By: Shelly Wald Harris
Partner, Shutts & Bowen LLP
Wills and trusts should include the following information:
- Identification of spouse and children and potentially grandchildren and other family members based on the circumstances, whether included or disinherited. There are many cases that revolve around identification of a beneficiary, and a clear statement of the family members is helpful to the process. Also, care needs to be taken because sometimes the boilerplate definitions of the words “descendant” and “issue”-especially those relating to adoption and stepchildren-can conflict with the client’s perception of descendants and issue.
- Wills should contain a statement including special requests regarding burial and any requests regarding cremation. They should also include any request regarding a client’s final disposition if the client believes that a dispute between or among the client’s spouse and children may arise as to what to do with the body. As a matter of practice, I include these statements, as well as statements regarding organ and body donation in the health care surrogate because, as a matter of course, the health care surrogate is reviewed during the client’s life, and the will may not be reviewed until after the final disposition of the client’s remains.
- Wills and trusts should obviously provide for the distribution of assets. The distribution should contain several layers of contingencies in case individuals predecease the client or the term of the trust. The number of alternate beneficiaries differs with the circumstances. A distribution that is outright to descendants only may be sufficient if the client has several children who each have several children of their own. But if a client has only one child, several backup distributions may be warranted, especially if the backup beneficiary is the same age as (in the case of a sibling) or older than (in the case of a parent) the client. Further, because anti-lapse statutes are not always clear or consistent, it is best to clearly designate in the instrument whether a beneficiary’s descendants take the place of the predeceased beneficiary or whether that distribution lapses.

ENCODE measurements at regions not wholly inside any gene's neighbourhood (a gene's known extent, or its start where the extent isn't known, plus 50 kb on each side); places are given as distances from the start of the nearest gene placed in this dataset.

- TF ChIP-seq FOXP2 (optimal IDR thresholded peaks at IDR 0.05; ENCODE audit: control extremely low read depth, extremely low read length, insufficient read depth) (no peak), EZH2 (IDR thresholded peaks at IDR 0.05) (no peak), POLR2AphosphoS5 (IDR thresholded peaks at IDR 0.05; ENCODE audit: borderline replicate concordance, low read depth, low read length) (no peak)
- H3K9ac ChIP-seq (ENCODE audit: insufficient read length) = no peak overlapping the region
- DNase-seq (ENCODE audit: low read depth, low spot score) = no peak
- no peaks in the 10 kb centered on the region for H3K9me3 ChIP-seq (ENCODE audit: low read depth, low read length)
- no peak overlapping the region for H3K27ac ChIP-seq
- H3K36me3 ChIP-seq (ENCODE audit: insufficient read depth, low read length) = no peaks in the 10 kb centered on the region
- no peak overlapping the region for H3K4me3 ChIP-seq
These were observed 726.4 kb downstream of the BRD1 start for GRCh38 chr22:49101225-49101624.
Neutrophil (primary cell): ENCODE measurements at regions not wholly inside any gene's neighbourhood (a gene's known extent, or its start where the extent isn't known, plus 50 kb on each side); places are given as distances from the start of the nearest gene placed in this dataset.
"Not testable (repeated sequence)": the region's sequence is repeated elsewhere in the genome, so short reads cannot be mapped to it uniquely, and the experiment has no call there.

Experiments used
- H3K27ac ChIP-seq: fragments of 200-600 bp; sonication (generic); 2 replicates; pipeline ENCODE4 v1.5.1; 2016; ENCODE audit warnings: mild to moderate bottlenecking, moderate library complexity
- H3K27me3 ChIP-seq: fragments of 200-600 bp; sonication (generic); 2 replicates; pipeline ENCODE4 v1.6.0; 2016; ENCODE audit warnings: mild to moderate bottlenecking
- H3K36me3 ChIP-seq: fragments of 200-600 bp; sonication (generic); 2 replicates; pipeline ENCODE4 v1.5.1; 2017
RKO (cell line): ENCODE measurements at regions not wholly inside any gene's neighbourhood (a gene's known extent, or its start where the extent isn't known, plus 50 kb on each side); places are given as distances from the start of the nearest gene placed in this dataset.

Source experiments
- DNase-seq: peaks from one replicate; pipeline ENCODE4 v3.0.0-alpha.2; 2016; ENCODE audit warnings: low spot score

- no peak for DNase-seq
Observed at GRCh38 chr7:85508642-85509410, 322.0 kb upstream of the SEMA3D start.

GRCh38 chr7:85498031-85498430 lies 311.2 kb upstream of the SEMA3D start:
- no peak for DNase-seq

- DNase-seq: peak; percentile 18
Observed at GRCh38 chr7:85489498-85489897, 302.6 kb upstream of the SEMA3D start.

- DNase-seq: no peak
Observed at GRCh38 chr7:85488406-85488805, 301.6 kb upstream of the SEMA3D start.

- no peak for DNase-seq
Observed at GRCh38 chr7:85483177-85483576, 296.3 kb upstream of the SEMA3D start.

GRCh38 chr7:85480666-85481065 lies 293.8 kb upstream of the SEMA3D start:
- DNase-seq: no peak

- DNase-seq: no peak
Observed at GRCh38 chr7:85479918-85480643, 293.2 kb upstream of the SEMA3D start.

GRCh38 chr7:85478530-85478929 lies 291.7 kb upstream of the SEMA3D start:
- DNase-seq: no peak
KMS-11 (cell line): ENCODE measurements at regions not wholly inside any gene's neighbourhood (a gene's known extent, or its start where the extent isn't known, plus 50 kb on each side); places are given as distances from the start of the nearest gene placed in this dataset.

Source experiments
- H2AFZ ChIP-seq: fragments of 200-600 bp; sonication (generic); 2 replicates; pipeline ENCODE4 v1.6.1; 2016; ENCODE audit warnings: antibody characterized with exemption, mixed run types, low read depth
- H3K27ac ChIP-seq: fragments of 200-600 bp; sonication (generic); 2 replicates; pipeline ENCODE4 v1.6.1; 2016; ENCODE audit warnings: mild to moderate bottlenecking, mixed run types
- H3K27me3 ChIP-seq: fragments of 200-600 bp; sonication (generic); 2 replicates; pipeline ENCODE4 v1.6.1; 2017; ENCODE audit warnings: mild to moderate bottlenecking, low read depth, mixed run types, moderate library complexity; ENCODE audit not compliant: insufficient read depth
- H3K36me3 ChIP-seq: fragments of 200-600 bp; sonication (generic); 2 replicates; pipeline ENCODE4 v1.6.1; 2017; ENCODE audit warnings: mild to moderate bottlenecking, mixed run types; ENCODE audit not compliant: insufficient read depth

- In the same line of thinking, a client needs to provide not only for fiduciaries, but also for backup fiduciaries. If a client names a corporation as a fiduciary, the client should specify whether he or she intends that any successor also be a corporate fiduciary. For example, in one case, I have seen a corporate co-trustee resign because the individual co-trustee would not cooperate in the prudent management of the trust funds. The result of the corporate resignation was to make the uncooperative trustee the sole trustee, leaving the trust vulnerable and not protected as anticipated by the settlor. Further, a client should provide for how a vacancy in the fiduciary position will be filled, especially if the client has clear understandings of whom he or she does not want as a trustee-e.g., when a client does not want a beneficiary to serve as his own trustee.
- Consideration should be given as to how to remove a fiduciary. For example, if the fiduciary is declining in health, what is the standard that is required for removal? Under what circumstances should a beneficiary be able to remove a fiduciary? If there is a corporate fiduciary, it may be prudent to allow the beneficiary to remove and replace a corporate fiduciary with another corporate fiduciary.
- Clear guidance on the payment of taxes should be spelled out.
- Broad powers should be granted to the fiduciary, including the power to engage in transactions with other trusts for the same family for which the fiduciary also serves as trustee. New powers that we are including in all new trusts and wills are powers relating to electronic information, as individuals accumulate more electronic information.
- With respect to trusts, the governing law of the trust should be spelled out.
- Special assets should always be considered. Will a trustee have a potential conflict of interest with respect to an asset, such as a business? How will special assets, such as an operating business, be managed until it is distributed?
This article is an excerpt from Inside the Minds: Managing Disputes Over Wills and Inheritance: Leading Lawyers on Navigating Clients Through Probate Contests 2014, ed. This excerpt was provided by Aspatore Law Books, part of Thomson Reuters. Aspatore books were originally created for a legal professional audience, but have since become popular with non-attorneys thanks to easy-to-understand writing and smart, real-world insights. You can find the entire book available for purchase on the Thomson Reuters Legal Solutions website by clicking the book title linked above.